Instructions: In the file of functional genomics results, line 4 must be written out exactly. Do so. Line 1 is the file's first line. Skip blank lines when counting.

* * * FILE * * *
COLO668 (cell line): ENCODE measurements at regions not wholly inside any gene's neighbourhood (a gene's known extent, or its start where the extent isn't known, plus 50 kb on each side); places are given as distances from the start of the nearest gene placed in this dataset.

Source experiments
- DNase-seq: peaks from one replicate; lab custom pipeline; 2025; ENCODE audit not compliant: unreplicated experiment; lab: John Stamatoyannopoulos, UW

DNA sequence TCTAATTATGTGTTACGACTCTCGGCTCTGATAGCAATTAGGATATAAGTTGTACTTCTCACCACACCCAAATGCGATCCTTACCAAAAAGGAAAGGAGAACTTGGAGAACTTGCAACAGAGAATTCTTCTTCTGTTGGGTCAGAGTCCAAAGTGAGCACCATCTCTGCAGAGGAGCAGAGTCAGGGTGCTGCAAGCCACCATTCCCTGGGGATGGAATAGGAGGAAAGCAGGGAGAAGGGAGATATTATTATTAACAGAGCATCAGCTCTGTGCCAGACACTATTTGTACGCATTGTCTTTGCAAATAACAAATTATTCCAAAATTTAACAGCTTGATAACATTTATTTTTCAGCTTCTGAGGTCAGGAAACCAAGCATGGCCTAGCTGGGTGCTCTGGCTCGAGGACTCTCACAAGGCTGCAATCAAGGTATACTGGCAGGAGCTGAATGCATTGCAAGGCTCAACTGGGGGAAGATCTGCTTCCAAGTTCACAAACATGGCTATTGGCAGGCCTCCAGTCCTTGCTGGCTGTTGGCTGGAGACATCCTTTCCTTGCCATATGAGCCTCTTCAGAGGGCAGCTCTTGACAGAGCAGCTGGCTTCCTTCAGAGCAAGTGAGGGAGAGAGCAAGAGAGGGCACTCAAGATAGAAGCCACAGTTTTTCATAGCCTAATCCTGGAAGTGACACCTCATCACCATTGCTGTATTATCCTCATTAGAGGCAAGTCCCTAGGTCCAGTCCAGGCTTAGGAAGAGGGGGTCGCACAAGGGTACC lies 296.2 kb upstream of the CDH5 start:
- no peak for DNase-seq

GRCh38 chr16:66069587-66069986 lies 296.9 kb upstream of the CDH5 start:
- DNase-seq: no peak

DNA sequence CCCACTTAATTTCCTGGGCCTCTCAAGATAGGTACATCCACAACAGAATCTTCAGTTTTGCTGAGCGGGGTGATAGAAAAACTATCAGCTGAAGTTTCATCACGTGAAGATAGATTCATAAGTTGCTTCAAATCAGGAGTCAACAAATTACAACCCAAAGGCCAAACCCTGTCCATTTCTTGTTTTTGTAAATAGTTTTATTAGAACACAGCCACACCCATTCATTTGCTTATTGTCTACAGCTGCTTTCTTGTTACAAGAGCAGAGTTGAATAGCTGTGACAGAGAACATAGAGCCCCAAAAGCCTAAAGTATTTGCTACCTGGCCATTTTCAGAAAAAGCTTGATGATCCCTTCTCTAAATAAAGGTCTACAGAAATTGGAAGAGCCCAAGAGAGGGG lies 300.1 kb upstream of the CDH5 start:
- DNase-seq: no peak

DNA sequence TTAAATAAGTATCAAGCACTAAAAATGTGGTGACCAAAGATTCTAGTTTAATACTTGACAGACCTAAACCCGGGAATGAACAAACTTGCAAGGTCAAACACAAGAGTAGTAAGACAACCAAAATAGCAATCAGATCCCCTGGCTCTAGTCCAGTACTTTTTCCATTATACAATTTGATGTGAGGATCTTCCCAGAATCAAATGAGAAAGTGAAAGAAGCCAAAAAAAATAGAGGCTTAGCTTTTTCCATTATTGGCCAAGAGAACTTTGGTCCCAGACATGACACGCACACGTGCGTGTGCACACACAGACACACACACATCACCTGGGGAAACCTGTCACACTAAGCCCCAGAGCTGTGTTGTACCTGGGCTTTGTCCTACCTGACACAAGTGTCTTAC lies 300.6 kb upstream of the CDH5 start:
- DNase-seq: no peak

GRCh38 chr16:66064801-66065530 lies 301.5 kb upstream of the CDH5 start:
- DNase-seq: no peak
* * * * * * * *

DNA sequence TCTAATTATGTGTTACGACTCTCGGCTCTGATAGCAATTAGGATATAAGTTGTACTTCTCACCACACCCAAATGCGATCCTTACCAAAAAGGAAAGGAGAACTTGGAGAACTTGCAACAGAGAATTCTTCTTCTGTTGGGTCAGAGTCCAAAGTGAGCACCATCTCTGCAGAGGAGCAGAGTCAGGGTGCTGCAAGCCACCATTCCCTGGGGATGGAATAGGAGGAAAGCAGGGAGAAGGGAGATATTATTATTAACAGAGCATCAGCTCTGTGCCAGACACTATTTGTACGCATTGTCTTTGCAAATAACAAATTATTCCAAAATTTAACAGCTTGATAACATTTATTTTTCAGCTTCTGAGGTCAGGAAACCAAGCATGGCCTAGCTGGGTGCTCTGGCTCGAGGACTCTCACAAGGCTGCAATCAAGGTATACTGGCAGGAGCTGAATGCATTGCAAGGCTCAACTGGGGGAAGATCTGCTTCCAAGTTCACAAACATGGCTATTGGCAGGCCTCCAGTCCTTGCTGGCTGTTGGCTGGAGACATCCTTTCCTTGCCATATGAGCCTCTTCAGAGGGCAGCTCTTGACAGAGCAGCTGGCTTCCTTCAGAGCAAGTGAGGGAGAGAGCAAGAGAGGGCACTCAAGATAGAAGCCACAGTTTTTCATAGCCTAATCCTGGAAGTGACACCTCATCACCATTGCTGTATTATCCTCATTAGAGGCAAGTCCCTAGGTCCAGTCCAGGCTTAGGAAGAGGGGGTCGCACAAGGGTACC lies 296.2 kb upstream of the CDH5 start: